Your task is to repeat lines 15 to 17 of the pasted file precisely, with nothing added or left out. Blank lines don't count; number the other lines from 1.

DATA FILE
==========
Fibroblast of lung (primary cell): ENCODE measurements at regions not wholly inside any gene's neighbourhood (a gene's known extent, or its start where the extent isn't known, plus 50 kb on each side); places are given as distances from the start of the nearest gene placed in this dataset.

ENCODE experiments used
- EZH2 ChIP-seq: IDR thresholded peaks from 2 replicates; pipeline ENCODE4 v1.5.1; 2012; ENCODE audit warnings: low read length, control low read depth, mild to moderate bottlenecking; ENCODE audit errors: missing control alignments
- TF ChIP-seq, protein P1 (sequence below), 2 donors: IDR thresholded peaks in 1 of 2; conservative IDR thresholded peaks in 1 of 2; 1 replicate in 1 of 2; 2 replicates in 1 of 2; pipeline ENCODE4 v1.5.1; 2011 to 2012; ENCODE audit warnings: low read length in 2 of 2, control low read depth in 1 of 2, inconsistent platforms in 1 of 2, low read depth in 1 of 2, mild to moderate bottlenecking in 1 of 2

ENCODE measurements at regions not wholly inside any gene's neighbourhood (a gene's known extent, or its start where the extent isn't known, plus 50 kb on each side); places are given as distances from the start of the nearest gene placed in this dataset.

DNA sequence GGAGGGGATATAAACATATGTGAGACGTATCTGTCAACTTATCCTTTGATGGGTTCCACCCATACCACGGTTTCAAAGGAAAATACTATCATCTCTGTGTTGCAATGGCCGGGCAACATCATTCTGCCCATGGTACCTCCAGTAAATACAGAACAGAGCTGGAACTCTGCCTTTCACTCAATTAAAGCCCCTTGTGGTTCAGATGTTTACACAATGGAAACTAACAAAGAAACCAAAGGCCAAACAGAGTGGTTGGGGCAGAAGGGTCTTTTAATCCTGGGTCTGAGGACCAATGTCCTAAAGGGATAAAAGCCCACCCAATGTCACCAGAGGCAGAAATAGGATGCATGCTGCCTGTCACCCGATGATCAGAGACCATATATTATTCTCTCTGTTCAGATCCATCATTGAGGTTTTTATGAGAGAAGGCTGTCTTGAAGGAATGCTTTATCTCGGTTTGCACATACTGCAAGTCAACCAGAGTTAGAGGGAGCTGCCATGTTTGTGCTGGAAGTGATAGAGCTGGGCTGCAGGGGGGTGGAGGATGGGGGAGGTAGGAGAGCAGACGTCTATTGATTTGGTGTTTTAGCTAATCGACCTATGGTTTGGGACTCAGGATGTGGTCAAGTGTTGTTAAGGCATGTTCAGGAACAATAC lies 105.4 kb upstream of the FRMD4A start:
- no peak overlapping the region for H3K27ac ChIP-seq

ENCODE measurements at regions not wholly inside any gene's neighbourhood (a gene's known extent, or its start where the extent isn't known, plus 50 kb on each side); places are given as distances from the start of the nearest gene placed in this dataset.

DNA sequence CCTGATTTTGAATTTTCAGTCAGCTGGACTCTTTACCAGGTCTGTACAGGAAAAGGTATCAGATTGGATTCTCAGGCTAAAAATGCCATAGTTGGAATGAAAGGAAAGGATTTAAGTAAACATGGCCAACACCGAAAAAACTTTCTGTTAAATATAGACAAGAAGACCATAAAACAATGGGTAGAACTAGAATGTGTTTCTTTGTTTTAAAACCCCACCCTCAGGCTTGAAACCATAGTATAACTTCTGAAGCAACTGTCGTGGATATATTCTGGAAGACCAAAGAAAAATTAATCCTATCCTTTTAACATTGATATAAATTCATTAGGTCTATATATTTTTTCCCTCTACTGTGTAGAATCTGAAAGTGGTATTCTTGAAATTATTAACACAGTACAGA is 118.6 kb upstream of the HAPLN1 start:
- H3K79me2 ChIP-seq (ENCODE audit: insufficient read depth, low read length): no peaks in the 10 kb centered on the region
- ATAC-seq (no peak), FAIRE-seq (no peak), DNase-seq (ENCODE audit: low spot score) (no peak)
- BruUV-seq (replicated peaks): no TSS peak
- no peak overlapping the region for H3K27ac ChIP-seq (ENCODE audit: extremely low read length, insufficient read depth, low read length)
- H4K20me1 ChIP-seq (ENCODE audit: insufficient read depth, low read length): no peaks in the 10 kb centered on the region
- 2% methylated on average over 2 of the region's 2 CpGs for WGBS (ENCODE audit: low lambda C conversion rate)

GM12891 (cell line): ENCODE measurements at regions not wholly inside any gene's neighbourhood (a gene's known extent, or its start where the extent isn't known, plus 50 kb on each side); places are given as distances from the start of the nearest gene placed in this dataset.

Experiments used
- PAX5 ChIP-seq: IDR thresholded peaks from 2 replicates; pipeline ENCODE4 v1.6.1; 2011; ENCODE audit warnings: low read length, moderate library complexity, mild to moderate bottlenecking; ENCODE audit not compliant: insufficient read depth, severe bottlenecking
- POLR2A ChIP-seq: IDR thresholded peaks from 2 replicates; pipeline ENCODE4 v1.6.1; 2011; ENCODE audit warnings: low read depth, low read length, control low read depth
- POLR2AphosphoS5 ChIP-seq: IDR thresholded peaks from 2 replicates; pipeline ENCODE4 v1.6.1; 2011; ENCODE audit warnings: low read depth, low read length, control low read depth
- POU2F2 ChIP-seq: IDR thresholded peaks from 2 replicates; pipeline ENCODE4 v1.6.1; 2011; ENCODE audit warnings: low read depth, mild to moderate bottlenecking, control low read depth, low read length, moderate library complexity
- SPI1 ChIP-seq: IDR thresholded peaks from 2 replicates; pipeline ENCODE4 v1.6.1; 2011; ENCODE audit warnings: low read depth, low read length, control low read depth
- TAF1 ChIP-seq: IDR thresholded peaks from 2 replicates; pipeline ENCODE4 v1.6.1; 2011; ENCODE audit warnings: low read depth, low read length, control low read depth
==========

- 2% methylated on average over 2 of the region's 2 CpGs for WGBS (ENCODE audit: low lambda C conversion rate)

GM12891 (cell line): ENCODE measurements at regions not wholly inside any gene's neighbourhood (a gene's known extent, or its start where the extent isn't known, plus 50 kb on each side); places are given as distances from the start of the nearest gene placed in this dataset.

Experiments used